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Posts Tagged ‘TSA’

Cable news reached an all new level of self-satire and hackery this week as various daytime “serious” anchors mindlessly repeated the phrase “touch my junk” over and over. Years of journalism training, internships and advanced education and they’re repeating “touch my junk” in the context of a videotaped airport security fracas.

And, speaking of journalistic integrity, “touch my junk” was featured between repeat airings of the brain-shrinkingly stupid commercial for abstinence featuring “The Situation” and Bristol Palin, both of whom are famous for their, you know, virginity. But good job, anyway, cable news people. Nailed it. You must be very proud.

Meanwhile, the TSA airport security segments on cable news have been prompted by two sources.

First, a blog entry by a would-be airline traveler who rightfully refused to submit to both a naked backscatter scan and, subsequently, a manual pat-down at San Diego International. The blogger videotaped much of the process and, as is heard on the video, exclaimed, “If you touch my junk, I’ll have you arrested.” The full description of this confrontation can be found at the blogger’s website.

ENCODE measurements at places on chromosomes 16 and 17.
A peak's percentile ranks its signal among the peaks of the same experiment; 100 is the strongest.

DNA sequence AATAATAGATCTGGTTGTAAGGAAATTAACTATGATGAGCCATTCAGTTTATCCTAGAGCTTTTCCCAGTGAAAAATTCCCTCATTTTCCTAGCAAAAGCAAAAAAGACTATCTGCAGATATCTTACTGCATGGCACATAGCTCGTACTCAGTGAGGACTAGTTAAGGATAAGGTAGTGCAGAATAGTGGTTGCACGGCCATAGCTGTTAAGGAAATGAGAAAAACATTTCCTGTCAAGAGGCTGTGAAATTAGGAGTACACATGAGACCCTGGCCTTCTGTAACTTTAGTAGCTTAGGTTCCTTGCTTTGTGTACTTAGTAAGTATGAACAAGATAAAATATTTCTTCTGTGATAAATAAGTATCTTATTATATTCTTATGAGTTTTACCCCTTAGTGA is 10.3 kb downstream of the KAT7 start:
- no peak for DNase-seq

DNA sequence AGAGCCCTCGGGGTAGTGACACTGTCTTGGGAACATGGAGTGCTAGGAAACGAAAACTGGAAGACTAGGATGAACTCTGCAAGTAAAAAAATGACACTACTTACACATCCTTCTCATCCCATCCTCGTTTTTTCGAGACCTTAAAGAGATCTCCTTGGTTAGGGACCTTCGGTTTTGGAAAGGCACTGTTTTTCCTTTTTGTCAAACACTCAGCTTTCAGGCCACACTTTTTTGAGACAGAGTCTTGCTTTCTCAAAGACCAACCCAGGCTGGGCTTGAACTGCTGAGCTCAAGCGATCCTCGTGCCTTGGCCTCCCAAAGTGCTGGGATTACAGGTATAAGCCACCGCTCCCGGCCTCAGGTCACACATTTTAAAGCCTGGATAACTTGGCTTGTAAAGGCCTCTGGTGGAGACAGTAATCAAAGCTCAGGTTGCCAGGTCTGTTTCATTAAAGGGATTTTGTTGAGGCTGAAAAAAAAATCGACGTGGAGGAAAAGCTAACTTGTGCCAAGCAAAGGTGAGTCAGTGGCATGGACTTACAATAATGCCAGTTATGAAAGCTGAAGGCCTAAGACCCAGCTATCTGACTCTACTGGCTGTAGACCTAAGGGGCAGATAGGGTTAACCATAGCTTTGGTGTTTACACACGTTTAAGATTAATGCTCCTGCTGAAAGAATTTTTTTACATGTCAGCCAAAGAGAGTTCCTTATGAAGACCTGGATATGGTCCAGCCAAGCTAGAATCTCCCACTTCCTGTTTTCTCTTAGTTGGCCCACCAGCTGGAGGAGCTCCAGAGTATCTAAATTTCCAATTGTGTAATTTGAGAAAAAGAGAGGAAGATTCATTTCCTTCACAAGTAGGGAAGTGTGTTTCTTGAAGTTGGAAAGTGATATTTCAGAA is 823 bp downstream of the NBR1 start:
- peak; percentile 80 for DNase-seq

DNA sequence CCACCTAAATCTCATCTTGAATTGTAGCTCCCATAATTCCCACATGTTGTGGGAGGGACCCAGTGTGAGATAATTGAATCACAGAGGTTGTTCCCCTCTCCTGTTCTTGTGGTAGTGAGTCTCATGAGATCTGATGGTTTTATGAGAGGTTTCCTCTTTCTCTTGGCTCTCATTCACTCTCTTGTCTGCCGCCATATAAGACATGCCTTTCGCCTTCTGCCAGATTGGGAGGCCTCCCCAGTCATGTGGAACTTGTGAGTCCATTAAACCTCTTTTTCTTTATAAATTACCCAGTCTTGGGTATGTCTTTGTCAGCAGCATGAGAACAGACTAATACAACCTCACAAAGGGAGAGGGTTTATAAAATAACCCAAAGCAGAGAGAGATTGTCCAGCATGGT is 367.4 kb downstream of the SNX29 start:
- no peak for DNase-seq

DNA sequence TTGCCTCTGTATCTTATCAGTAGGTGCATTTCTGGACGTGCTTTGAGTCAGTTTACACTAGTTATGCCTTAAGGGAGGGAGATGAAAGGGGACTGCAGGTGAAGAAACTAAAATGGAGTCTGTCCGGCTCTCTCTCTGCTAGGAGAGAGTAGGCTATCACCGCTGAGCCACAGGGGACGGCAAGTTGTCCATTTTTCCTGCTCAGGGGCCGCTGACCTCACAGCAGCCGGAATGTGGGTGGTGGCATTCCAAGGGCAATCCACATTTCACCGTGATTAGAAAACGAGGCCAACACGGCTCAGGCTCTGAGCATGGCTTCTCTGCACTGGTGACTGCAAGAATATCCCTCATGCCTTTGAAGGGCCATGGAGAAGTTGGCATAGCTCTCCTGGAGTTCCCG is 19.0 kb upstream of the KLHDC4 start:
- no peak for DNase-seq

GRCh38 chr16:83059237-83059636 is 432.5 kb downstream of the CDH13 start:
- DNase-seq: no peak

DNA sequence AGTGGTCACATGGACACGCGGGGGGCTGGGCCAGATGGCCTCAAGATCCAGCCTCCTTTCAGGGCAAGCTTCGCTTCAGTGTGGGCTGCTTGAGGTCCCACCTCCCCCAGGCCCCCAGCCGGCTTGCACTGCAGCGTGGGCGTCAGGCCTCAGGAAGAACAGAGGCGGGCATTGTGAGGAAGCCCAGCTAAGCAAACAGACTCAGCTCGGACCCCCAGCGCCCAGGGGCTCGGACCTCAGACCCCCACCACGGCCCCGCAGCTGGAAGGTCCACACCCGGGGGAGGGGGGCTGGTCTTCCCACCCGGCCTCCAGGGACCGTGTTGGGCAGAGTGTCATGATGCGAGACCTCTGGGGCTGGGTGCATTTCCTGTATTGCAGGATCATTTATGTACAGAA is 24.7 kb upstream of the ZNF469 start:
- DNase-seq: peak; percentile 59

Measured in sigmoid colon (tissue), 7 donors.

Second, and not surprisingly, the broader TSA body scanner story has been egged on by a week’s worth of screamer headlines and “Big Sis” snark from Matt Drudge because, as Mark Halperin famously put it: “Drudge rules our world.” (“Big Sis” is Drudge’s too-clever nickname for DHS Secretary Janet Napolitano.)

Before I get into why this is so twisted, I should mention here that, in theory, I actually agree with Drudge about the body scanners and some of the (often purely cosmetic) increased security measures at airports.

The full body scanners, also known as millimeter wave scanners, are an obvious and very creepy violation of privacy and, despite what Homeland Security and the TSA are suggesting, the freakish naked images can, in fact, be saved and leaked. Not surprisingly, there is also untold health issues involved with being bombarded from head to toe with radiation. And, oh yeah, the scanners really wouldn’t have stopped terrorists like the Underwear Bomber because the scanners aren’t very good at picking up “low-density materials like plastics, chemicals, and liquids — precisely what the underwear bomber had stuffed in his briefs,” according to Mother Jones magazine.